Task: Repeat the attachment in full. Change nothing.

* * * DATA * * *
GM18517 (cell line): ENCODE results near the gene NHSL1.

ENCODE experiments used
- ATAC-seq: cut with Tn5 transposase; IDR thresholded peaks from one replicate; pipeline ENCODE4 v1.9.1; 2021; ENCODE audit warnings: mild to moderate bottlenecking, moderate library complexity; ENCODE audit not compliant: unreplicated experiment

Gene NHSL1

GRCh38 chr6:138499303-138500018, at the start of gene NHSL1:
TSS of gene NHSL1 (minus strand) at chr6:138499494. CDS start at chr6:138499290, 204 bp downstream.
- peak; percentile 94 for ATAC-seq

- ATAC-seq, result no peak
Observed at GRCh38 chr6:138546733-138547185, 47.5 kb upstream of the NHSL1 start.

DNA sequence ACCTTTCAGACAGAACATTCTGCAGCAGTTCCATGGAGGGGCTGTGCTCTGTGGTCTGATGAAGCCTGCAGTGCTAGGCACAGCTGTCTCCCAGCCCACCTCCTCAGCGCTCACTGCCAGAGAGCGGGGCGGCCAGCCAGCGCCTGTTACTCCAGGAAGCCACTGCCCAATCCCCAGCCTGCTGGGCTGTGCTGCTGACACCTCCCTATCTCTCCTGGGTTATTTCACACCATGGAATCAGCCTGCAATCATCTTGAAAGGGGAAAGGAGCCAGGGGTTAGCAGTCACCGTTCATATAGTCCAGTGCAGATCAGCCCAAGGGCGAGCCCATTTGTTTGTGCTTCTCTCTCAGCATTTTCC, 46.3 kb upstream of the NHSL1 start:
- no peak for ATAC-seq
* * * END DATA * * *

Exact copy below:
GM18517 (cell line): ENCODE results near the gene NHSL1.

ENCODE experiments used
- ATAC-seq: cut with Tn5 transposase; IDR thresholded peaks from one replicate; pipeline ENCODE4 v1.9.1; 2021; ENCODE audit warnings: mild to moderate bottlenecking, moderate library complexity; ENCODE audit not compliant: unreplicated experiment

Gene NHSL1

GRCh38 chr6:138499303-138500018, at the start of gene NHSL1:
TSS of gene NHSL1 (minus strand) at chr6:138499494. CDS start at chr6:138499290, 204 bp downstream.
- peak; percentile 94 for ATAC-seq

- ATAC-seq, result no peak
Observed at GRCh38 chr6:138546733-138547185, 47.5 kb upstream of the NHSL1 start.

DNA sequence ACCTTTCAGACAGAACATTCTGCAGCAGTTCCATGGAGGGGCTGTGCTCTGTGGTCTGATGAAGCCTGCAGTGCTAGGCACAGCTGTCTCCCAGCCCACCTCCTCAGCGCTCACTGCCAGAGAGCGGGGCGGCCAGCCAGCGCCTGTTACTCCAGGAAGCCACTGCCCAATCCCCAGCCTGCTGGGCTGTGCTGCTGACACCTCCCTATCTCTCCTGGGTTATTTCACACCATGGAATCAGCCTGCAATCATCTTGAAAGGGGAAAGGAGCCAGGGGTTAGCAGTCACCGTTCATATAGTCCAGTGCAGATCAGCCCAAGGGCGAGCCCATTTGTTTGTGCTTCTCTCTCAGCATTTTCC, 46.3 kb upstream of the NHSL1 start:
- no peak for ATAC-seq